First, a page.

The third item on the culture ministry’s list, also in Ohrid, involves the creation of an over-water museum at the site of a former Neolithic settlement off of the popular camping and beaches area of Gradiste, south of the town on the coast road. The settlement lies at the bottom of the so-called ‘bay of bones’ (zaliv na koski) not far off from Gradiste’s protected cove.

According to the ministry of culture, the materials for building the museum were collected last year – some 600 cubic meters of oak – but the tender for treating the wood was unsuccessful due to lack of international interest. However, a Turkish or Croatian company will now be hired to waterproof the wood, and the museum project should get underway this year.

The final upcoming projects for 2008 involve capital investment for continued work on some of the country’s best-known ancient sites, such as Stobi, the ruined Roman city near Veles in central Macedonia. The government-run site needs 16 new employees in line with the goal of making it the country’s best-equipped and most important archaeological destination.

The government hopes that with increased investment Stobi will, after five years, ‘be able to work completely independently.’ Further, the ancient urban precursor to Skopje, the Roman ruins of Skupi, will be comprehensively excavated in 2008.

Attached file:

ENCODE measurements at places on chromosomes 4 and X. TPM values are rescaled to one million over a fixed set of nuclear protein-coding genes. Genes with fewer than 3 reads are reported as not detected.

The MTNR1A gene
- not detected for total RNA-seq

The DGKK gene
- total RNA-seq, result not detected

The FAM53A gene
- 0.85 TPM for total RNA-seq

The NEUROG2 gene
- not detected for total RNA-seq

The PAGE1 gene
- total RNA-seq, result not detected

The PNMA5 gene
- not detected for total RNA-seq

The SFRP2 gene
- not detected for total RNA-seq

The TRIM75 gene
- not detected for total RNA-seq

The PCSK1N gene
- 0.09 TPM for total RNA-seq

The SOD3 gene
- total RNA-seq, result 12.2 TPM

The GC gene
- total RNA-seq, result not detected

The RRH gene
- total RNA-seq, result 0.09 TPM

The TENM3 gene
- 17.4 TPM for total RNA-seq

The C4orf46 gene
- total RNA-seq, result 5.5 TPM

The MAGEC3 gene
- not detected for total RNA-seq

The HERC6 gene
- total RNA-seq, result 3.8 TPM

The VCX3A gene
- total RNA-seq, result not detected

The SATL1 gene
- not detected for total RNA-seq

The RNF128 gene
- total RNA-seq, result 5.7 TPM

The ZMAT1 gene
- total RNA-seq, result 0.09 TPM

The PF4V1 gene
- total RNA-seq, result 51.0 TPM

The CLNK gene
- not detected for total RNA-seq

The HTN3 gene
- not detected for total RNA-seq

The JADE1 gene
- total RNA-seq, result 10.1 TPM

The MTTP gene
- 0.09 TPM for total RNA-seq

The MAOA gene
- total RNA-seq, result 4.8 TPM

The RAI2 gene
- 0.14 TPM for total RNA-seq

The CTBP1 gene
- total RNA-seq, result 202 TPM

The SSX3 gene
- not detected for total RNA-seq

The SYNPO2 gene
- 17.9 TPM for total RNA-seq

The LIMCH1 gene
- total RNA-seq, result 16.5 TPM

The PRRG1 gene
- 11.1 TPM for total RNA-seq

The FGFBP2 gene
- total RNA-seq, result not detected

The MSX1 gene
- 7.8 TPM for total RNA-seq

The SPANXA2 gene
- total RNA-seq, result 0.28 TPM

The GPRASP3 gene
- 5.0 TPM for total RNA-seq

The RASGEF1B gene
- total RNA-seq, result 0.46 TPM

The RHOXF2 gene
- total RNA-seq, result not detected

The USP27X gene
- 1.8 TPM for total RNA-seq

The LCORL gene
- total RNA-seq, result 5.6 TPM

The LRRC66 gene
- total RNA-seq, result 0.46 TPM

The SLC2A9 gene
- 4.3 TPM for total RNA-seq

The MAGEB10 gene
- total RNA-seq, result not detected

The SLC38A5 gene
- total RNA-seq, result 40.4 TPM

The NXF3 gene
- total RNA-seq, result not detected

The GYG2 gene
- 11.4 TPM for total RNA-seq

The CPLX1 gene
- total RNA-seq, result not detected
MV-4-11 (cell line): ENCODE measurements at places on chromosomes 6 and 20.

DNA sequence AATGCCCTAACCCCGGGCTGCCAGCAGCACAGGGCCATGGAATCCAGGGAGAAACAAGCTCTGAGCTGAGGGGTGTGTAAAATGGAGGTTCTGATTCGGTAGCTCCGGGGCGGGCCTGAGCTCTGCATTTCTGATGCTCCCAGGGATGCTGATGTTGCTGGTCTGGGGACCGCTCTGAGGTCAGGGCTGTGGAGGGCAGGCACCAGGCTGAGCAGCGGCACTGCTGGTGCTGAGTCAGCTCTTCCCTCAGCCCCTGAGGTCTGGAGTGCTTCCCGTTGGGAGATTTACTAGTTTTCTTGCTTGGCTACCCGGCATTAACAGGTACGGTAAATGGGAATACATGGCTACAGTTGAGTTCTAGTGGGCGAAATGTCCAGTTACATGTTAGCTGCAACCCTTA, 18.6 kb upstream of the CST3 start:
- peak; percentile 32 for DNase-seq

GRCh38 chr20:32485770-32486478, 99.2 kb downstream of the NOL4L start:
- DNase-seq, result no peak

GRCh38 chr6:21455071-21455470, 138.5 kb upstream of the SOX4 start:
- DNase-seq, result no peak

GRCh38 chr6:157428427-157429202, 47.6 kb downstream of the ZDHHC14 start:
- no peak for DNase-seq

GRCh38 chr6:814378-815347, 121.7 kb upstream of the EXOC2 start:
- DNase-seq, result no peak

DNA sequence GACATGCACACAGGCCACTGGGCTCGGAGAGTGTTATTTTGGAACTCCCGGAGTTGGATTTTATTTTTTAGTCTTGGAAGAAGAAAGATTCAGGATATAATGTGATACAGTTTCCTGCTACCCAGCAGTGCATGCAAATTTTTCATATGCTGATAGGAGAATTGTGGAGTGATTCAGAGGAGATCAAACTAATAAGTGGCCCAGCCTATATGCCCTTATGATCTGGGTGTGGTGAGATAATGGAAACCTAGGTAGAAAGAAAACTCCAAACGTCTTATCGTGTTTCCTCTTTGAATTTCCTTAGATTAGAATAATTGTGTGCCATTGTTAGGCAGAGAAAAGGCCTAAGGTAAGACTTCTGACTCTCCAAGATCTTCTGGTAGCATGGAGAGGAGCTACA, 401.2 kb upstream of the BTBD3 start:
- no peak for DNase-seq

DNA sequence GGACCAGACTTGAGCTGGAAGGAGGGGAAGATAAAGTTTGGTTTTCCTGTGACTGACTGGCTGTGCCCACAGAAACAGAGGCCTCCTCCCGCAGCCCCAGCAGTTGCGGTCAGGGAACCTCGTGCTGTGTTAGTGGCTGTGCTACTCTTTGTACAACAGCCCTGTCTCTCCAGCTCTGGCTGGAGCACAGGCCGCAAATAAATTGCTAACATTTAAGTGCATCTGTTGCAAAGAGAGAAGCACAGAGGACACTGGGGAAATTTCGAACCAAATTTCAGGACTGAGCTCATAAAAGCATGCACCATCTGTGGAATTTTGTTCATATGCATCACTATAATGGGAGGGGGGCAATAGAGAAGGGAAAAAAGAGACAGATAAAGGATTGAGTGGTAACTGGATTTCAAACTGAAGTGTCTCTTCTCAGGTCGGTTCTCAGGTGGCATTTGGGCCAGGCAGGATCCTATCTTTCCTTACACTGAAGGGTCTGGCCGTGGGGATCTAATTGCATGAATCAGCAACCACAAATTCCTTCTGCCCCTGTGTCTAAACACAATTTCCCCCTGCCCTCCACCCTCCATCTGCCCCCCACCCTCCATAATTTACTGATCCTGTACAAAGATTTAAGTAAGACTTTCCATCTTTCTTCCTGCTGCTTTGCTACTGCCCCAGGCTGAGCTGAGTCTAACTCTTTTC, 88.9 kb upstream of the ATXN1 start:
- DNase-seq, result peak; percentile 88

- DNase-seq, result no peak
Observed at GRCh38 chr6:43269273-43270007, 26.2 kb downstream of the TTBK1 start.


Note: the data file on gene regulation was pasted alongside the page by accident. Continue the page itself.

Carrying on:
balkanalysisgradisteohridmuseum.jpg

The watery prehistoric museum of Gradiste, as it will look when completed (Photo courtesy Macedonian Ministry of Culture)

Also this year, another new archaeological museum is slated for the little-visited eastern town of Vinica, where one of the only known collections of late antique terra-cotta icons was found. The ministry of culture plans to create a new museum for this collection and to begin the conservation and restoration of Vinica’s own castle, Vinicko Kale, though funds still need to be located for the latter.

balkanalysispaskokuzmangradiste.jpg
The man, the myth, the legend: archaeologist Pasko Kuzman exploring Ohrid’s Bay of Bones (Photo courtesy Pasko Kuzman)

Finally, in 2008 excavation will commence at the former medieval castle of Tetovo, Tetovsko Kale. Digging, restoration and work can only be started because of insufficient funding, Kuzman states, though he hopes that the state will choose to support a complete exploration of this important site.

The Tetovo dig is significant in another way as well; just a few years ago, after all, it was off-limits to most people, having been commandeered by Albanian fighters during the 2001 war. Developing archaeology and touristic sites in parts of the country with a history of isolationism is key to the long-term goal of maintaining stability, increasing lawful economic opportunities, and expanding the tourist ‘map’ so as to spark economic growth and, of course, uncover more of Macedonia’s hidden treasures.

All in all, the new impetus for archaeological and heritage protection projects is a promising sign that Macedonia will, in the not too distant future, achieve its rightful place among those countries richest in the natural resources left behind by history.

Looking for More Balkanalysis.com Publications?

Find Balkanalysis.com articles in the Central And Eastern European Online Library (CEEOL)

Buy Balkanalysis.com articles and e-books for Amazon Kindle

2004-2009 Back Archives